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J Gerontol B Psychol Sci Soc Sci. 2018 Mar 26. doi: 10.1093/geronb/gby013. [Epub ahead of print]

Age and Gender Differences in Social Network Composition and Social Support Among Older Rural South Africans: Findings From the HAALSI Study.

Author information

1
Department of Global Health and Population, Harvard T.H. Chan School of Public Health, Boston, Massachusetts.
2
Institute for Global Health, University College London, UK.
3
Department of Sociology, Harvard University, Cambridge, Massachusetts.
4
School of Public Health, University of the Witwatersrand, Johannesburg, South Africa.
5
Institute at Brown for Environment and Society, Brown University, Providence, Rhode Island.
6
Harvard Center for Population and Development Studies, Harvard University, Cambridge, Massachusetts.
7
Department of Human and Organizational Development, Peabody College, Vanderbilt University, Nashville, Tennessee.
8
Vanderbilt Institute of Global Health, Vanderbilt University Medical Center, Nashville, Tennessee.
9
MRC/Wits Rural Public Health and Heath Transitions Research Unit, School of Public Health, Faculty of Health Sciences, University of the Witwatersrand, Johannesburg, South Africa.
10
Department of Social and Behavioral Sciences, Harvard T.H. Chan School of Public Health, Cambridge, Massachusetts.

Abstract

Objectives:

Drawing on the "Health and Aging in Africa: A Longitudinal Study of an INDEPTH community in South Africa" (HAALSI) baseline survey, we present data on older adults' social networks and receipt of social support in rural South Africa. We examine how age and gender differences in social network characteristics matched with patterns predicted by theories of choice- and constraint-based network contraction in older adults.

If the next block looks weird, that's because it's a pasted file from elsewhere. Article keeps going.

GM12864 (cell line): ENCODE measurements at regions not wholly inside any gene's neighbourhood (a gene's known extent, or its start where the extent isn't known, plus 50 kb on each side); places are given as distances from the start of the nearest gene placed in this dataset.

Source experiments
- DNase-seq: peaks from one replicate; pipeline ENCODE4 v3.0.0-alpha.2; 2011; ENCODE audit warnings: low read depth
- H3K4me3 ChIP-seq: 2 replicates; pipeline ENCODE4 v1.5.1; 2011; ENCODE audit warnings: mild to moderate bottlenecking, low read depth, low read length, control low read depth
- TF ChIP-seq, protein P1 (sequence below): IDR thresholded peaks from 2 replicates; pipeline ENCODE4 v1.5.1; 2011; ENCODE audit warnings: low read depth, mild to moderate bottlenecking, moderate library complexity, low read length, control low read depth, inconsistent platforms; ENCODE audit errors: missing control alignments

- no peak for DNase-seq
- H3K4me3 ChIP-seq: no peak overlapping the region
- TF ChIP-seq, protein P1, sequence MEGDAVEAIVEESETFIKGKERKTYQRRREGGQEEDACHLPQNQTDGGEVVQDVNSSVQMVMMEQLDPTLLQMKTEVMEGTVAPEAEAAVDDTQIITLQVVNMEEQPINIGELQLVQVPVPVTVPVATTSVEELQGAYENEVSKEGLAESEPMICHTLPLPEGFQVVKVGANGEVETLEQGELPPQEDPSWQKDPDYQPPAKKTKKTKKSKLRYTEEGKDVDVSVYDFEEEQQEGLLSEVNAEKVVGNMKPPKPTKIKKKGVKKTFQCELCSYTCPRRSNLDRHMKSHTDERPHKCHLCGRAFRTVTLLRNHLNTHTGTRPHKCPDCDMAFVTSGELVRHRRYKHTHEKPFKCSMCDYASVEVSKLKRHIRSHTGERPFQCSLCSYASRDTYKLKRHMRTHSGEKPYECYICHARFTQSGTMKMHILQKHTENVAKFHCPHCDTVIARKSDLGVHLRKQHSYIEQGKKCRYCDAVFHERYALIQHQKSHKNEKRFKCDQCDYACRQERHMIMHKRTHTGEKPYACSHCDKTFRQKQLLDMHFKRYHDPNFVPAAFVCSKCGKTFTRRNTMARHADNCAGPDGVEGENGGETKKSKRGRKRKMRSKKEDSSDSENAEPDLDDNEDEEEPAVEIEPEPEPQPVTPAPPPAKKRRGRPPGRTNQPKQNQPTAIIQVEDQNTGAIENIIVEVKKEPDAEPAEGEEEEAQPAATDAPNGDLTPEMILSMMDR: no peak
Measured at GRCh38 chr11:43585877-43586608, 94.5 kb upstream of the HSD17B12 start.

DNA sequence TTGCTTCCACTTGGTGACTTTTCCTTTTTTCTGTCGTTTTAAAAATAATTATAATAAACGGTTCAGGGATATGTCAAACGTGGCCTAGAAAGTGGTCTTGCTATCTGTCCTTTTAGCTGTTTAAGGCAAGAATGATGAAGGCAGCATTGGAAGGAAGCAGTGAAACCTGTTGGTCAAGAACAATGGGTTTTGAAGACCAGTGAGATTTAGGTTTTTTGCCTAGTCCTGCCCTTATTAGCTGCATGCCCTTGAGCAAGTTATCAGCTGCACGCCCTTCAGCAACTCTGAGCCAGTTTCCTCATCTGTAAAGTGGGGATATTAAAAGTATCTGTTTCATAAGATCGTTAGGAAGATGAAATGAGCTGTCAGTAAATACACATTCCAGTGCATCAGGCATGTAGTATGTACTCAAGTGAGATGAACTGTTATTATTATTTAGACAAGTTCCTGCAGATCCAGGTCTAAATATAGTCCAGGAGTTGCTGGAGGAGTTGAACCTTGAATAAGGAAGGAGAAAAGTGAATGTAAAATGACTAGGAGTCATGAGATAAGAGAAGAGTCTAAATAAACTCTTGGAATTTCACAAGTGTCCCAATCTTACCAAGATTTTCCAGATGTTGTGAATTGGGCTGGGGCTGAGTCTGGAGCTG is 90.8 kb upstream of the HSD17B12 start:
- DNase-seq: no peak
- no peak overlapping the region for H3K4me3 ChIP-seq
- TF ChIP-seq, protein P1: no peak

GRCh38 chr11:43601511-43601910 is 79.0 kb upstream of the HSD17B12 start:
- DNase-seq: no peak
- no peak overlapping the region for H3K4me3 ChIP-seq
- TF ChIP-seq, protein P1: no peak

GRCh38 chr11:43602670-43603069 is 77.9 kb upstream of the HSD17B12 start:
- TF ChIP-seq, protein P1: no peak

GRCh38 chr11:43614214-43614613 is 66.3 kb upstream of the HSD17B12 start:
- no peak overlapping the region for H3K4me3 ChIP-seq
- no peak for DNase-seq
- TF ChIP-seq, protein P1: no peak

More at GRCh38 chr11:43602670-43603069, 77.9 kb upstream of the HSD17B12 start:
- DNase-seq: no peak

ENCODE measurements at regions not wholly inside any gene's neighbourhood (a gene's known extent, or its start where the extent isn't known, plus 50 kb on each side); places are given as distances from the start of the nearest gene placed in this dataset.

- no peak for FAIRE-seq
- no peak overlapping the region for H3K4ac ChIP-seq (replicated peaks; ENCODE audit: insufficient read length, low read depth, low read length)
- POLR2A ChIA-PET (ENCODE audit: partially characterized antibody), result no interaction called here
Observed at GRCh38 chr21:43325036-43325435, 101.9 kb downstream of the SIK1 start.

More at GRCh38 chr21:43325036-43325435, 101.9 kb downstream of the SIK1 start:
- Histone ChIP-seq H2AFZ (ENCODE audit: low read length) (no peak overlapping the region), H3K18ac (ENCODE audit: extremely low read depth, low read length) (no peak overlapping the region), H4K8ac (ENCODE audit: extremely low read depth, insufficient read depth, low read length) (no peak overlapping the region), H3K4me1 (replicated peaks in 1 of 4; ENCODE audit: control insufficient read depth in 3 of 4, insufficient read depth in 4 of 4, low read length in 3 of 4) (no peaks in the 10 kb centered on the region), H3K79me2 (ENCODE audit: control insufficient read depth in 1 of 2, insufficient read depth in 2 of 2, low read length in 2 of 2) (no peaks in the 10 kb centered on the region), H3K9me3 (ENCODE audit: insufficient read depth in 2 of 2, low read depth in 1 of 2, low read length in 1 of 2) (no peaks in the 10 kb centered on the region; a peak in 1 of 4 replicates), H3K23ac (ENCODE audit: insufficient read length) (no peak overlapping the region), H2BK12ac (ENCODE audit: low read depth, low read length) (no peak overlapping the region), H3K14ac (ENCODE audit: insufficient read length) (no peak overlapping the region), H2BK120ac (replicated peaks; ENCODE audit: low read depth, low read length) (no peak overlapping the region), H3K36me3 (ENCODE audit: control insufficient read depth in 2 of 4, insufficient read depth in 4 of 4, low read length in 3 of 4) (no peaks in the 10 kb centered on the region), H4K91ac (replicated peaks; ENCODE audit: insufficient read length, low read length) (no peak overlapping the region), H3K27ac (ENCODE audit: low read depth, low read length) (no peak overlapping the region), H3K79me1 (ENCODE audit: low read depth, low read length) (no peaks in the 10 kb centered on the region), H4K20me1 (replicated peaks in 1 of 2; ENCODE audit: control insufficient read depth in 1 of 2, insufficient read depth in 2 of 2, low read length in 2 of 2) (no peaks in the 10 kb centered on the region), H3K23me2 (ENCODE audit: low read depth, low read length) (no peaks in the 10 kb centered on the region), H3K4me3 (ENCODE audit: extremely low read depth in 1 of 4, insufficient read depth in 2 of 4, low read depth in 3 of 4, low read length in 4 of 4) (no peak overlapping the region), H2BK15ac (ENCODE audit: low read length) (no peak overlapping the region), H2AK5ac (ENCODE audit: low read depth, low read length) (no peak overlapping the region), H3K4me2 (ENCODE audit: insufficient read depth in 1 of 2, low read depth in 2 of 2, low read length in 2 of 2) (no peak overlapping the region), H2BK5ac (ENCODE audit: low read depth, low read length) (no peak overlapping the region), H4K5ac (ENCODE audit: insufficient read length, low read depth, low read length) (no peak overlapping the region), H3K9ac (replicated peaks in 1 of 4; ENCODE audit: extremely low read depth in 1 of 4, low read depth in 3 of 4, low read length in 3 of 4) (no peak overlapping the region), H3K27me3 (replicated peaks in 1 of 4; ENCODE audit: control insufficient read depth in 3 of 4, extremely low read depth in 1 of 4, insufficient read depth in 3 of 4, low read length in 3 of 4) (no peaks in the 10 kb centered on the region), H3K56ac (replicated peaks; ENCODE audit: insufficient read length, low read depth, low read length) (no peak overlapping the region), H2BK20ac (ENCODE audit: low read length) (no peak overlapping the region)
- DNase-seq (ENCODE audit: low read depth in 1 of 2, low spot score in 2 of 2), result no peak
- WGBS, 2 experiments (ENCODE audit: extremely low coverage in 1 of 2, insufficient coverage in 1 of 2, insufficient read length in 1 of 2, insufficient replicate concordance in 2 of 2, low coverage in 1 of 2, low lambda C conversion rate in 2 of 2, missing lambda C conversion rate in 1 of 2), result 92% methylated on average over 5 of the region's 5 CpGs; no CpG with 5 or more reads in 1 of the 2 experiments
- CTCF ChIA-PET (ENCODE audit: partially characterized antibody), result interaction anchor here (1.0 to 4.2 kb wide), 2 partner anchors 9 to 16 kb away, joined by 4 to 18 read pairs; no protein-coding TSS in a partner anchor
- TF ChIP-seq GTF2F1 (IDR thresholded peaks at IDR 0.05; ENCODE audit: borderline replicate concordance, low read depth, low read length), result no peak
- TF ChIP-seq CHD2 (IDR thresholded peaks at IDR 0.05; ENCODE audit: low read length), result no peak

Method:

We used regression analysis on data for 5,059 South African adults aged 40 and older.

Results:

Older respondents reported fewer important social contacts and less frequent communication than their middle-aged peers, largely due to fewer nonkin connections. Network size difference between older and younger respondents was greater for women than for men. These gender and age differences were explicable by much higher levels of widowhood among older women compared to younger women and older men. There was no evidence for employment-related network contraction or selective retention of emotionally supportive ties.

Discussion:

Marriage-related structural constraints impacted on older women's social networks in rural South Africa, but did not explain choice-based network contraction. These findings suggest that many older women in rural Africa, a growing population, may have an unmet need for social support.

PMID:
29590472
DOI:
10.1093/geronb/gby013

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